Remove all pillows and blankets during the early months. Use extreme caution when adding pillows or blankets as your baby gets older. Dress baby and yourselves warmly for sleep. (A tip for breastfeeding moms: wear an old turtleneck or t-shirt, cut up the middle to the neckline, as an undershirt for extra warmth.) Keep in mind that body heat will add warmth during the night. Make sure your baby doesn’t become overheated.

Do not wear nightclothes with strings or long ribbons. Don’t wear jewelry to bed, and if your hair is long, pin it up.

Never leave your baby alone in an adult bed unless that bed is perfectly safe for your baby, such as a firm mattress on the floor in a childproof room, and when you are nearby or listening in on baby with a reliable baby monitor.

“Co-sleeping doesn’t have to be an all or nothing approach. While I LOVE all the pictures posted about co-sleeping, I just wanted to say that you don’t have to sleep with your 3 year old, or several kids at once, to be a co-sleeping family. We happily sleep with our babies until they are around a year, then we spend a month or two gently transitioning them out of our bed and into their own. We are co-sleeping with baby #3 and it has been the biggest blessing. I can’t wait to get into bed and night to snuggle up with baby! We both sleep an awesome 9 hours or more together. Just wanted the mommies who are skeptic of co-sleep because they value their bed space and adult time to know that you can talior co-sleeping to fit your lifestyle. It’s all about what works best for YOUR family. Here is hubby co-sleeping with baby #3 when she is 2 weeks old.” ~Danielle

“Here’s a photo of my two gorgeous bubs (Samyel 16months old & Sean 5weeks old) – cosleeping while having their afternoon snooze together (with Mummy next to them). Love my gorgeous boys so much!!!”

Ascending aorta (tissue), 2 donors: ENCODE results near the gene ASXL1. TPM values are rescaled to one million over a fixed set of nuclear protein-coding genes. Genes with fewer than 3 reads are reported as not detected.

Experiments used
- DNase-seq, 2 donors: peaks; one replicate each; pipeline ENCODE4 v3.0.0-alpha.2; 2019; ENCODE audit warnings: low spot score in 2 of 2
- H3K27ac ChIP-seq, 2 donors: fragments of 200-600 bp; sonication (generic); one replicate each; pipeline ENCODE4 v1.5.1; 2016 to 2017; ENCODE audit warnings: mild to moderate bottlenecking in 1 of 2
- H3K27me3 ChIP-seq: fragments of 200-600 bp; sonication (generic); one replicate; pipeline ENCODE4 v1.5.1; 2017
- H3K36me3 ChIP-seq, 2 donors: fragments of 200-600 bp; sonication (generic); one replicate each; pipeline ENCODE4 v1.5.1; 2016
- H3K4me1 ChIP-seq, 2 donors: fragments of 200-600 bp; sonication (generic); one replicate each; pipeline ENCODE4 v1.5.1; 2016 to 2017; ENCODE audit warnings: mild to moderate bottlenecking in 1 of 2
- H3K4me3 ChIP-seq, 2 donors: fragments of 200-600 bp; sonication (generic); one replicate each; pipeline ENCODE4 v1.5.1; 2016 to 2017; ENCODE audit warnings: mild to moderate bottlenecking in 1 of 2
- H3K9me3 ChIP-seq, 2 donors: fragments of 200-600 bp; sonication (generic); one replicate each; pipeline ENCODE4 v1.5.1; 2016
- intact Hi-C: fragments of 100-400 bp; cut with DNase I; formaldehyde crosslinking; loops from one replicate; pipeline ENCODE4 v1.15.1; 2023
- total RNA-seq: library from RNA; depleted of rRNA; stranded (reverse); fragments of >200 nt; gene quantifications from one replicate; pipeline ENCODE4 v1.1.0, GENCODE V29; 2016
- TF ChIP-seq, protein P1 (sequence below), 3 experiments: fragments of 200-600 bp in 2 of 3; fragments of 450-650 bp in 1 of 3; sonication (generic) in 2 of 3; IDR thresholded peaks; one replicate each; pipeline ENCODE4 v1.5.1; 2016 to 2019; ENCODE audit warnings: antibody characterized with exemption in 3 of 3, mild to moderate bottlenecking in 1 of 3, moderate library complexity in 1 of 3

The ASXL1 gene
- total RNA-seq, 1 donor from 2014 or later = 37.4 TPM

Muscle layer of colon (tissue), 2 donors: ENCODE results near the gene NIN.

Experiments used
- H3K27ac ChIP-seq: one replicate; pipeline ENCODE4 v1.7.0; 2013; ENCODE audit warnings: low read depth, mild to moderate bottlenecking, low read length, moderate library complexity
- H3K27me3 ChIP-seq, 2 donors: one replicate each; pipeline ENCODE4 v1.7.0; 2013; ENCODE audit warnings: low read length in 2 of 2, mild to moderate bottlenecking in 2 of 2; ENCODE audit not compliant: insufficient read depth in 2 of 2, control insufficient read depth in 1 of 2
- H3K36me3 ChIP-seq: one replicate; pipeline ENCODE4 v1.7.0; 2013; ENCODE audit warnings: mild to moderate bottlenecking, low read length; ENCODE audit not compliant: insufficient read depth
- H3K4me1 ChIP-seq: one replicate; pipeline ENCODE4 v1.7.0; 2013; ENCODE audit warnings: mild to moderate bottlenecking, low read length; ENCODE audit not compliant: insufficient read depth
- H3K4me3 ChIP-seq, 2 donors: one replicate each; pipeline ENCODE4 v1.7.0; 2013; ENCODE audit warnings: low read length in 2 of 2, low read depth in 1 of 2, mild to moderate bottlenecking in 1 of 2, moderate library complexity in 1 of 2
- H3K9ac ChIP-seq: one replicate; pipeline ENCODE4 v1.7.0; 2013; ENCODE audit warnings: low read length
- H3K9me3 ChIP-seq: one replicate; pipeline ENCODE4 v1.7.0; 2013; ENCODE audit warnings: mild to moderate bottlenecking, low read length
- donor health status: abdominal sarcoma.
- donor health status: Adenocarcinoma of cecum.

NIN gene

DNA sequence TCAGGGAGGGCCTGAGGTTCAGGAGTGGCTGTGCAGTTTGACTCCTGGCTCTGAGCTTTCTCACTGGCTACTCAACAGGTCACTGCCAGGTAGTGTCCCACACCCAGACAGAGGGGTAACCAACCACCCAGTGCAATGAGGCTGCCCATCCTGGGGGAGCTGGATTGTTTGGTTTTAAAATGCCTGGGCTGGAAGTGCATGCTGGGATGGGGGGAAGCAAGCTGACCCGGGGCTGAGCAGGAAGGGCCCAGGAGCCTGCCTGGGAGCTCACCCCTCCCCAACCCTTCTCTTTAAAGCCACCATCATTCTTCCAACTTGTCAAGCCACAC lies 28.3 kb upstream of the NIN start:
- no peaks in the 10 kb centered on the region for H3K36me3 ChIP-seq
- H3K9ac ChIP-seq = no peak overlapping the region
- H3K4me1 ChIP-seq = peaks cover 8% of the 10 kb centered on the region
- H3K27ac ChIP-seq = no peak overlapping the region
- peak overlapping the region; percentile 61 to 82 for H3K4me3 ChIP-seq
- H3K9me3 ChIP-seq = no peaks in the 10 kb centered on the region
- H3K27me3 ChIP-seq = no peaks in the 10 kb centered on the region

“This is my 2 year and my 6 month old (3 months old at the time of photo).” ~Aleesha B.

Sleeping like a diva! Sent in by Elizabeth.

“These are my boys Avery and Gram! They are 17 months apart.” ~Jamie

What are some advantages of cosleeping and bed sharing? Here are some huge benefits as laid out by Dr. McKenna’s research (Notre Dame):

The baby will know that you are there, and can respond emotionally and physiologically in potentially beneficial ways.

Babies will breastfeed more often with less disruption to mothers sleep, and will receive more sleep as will the mother compared with solitary sleeping breast feeding babies – as recent studies show.

Babies arouse more frequently, but for shorter average durations than if the baby slept apart.

Babies cry significantly less in the cosleeping environment which means that more energy (at least theoretically) can be put into growth, maintenance and protective immune responses.

More breast feeding, which accompanies cosleeping, also can be translated into less disease and morbidly. Proximity of the infant potentially permits the parents to respond to changes in the baby’s status, such as if it were choking or struggling to breathe and, of course, proximity makes it more likely that if a baby was fighting to rid itself of blankets over it’s head, the parent might here the event and intercede.

Mothers who feel guilty of not having enough time to be with their babies during the day can feel better about nurturing and, hence, being in interaction with their baby during the night, and hence, further nurturing their relationships, as can Dad.

Given the right family culture, cosleeping can make mother, dad and baby feel very good, indeed.

“This is when Lex was days old, it’s nap time so he slept in the rocky. She crawled into bed with him and got behind him and wrapped her arms around him and fell asleep. My favorite! My babies at nap time. I was across the room sewing.” ~Kate

 

“My newborn and 19mo sleeping sweetly.” ~Nichola

Part 2 coming soon…TWINS Cosleeping!

For great support, ideas and info on sleep help with your children, check out The No Cry Sleep Solution by Elizabeth Pantley!